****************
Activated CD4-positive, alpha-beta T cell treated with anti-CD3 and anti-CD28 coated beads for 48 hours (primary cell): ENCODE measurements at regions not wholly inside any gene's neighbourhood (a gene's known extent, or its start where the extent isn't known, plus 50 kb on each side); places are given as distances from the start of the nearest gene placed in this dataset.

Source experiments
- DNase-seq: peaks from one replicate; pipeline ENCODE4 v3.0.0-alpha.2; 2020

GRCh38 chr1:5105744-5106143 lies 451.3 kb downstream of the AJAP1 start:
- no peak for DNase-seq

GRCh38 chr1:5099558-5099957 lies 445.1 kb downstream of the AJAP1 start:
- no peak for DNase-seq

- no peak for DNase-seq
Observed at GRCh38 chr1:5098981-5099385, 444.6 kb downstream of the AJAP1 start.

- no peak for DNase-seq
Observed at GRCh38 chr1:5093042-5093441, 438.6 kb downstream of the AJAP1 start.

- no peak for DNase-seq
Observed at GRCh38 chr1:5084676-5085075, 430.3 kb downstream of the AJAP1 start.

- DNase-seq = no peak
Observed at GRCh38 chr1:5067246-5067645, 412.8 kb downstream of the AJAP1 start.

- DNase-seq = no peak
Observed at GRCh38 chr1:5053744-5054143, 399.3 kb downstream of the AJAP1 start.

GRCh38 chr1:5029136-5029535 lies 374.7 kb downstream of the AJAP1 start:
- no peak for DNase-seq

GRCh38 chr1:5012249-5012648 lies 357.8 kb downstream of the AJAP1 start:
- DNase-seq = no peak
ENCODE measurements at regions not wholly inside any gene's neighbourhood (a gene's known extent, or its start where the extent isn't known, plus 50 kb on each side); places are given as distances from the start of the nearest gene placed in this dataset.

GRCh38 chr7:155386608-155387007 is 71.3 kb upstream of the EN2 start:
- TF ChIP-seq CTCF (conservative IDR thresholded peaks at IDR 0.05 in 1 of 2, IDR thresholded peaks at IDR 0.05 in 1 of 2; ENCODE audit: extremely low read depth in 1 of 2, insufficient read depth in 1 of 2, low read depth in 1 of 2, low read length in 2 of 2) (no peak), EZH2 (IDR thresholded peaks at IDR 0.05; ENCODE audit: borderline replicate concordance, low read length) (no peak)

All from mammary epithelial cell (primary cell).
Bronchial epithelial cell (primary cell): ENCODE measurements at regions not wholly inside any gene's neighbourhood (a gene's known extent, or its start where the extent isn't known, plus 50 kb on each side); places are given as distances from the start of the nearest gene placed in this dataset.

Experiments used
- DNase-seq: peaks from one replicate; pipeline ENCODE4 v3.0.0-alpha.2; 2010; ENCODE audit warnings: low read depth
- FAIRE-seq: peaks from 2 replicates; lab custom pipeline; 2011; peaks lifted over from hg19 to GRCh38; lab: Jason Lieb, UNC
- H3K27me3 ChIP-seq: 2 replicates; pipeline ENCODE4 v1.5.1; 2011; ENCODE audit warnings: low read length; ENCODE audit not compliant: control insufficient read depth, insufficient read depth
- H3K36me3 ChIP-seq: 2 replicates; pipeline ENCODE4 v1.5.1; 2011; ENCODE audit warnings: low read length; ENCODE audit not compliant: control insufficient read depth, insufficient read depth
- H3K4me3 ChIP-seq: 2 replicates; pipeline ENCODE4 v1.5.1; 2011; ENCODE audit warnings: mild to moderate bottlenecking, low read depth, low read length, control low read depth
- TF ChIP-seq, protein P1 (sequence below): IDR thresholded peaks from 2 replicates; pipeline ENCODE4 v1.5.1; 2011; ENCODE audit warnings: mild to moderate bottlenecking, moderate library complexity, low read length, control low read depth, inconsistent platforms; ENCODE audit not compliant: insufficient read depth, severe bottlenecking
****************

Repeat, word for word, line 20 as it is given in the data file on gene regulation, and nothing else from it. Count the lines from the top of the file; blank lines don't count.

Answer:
GRCh38 chr1:5012249-5012648 lies 357.8 kb downstream of the AJAP1 start: